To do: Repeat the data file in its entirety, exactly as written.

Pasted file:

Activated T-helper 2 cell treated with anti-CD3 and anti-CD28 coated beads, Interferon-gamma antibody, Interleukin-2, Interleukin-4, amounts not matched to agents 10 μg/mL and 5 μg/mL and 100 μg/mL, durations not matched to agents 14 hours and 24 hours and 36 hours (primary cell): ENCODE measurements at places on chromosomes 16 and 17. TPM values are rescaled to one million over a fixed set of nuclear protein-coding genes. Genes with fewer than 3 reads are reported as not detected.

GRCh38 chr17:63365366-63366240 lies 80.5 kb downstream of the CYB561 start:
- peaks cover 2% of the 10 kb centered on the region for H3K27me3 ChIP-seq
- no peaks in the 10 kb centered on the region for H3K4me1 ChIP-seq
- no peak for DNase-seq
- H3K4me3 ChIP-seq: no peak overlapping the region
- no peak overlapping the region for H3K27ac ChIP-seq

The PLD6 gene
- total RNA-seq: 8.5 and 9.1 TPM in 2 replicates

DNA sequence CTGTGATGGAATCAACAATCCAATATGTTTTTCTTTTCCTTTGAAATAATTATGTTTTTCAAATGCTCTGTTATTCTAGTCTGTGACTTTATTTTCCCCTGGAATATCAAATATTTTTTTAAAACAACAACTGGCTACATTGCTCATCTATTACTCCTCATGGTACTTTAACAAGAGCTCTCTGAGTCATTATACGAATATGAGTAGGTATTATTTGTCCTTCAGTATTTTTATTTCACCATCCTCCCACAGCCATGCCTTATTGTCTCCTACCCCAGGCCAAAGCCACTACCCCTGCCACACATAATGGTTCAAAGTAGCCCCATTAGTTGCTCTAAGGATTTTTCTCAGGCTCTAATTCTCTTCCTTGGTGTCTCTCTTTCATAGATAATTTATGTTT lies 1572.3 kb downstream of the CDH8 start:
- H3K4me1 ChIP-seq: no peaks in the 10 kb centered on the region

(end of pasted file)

Activated T-helper 2 cell treated with anti-CD3 and anti-CD28 coated beads, Interferon-gamma antibody, Interleukin-2, Interleukin-4, amounts not matched to agents 10 μg/mL and 5 μg/mL and 100 μg/mL, durations not matched to agents 14 hours and 24 hours and 36 hours (primary cell): ENCODE measurements at places on chromosomes 16 and 17. TPM values are rescaled to one million over a fixed set of nuclear protein-coding genes. Genes with fewer than 3 reads are reported as not detected.

GRCh38 chr17:63365366-63366240 lies 80.5 kb downstream of the CYB561 start:
- peaks cover 2% of the 10 kb centered on the region for H3K27me3 ChIP-seq
- no peaks in the 10 kb centered on the region for H3K4me1 ChIP-seq
- no peak for DNase-seq
- H3K4me3 ChIP-seq: no peak overlapping the region
- no peak overlapping the region for H3K27ac ChIP-seq

The PLD6 gene
- total RNA-seq: 8.5 and 9.1 TPM in 2 replicates

DNA sequence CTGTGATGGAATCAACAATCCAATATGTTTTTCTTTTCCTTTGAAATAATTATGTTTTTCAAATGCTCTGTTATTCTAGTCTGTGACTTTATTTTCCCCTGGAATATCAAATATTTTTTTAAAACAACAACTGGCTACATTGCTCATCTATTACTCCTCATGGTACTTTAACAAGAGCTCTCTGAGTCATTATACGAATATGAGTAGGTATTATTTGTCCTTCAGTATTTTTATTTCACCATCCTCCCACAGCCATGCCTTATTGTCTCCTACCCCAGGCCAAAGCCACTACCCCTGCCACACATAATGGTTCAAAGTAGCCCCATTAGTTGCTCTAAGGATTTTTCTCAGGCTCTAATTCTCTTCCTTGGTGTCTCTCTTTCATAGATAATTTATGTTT lies 1572.3 kb downstream of the CDH8 start:
- H3K4me1 ChIP-seq: no peaks in the 10 kb centered on the region